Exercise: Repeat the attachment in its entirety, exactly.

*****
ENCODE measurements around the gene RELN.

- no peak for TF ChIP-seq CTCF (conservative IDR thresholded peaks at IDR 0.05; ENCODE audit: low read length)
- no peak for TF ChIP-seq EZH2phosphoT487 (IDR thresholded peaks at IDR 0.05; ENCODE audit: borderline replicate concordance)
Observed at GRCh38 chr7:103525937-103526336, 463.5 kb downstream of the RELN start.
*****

ENCODE measurements around the gene RELN.

- no peak for TF ChIP-seq CTCF (conservative IDR thresholded peaks at IDR 0.05; ENCODE audit: low read length)
- no peak for TF ChIP-seq EZH2phosphoT487 (IDR thresholded peaks at IDR 0.05; ENCODE audit: borderline replicate concordance)
Observed at GRCh38 chr7:103525937-103526336, 463.5 kb downstream of the RELN start.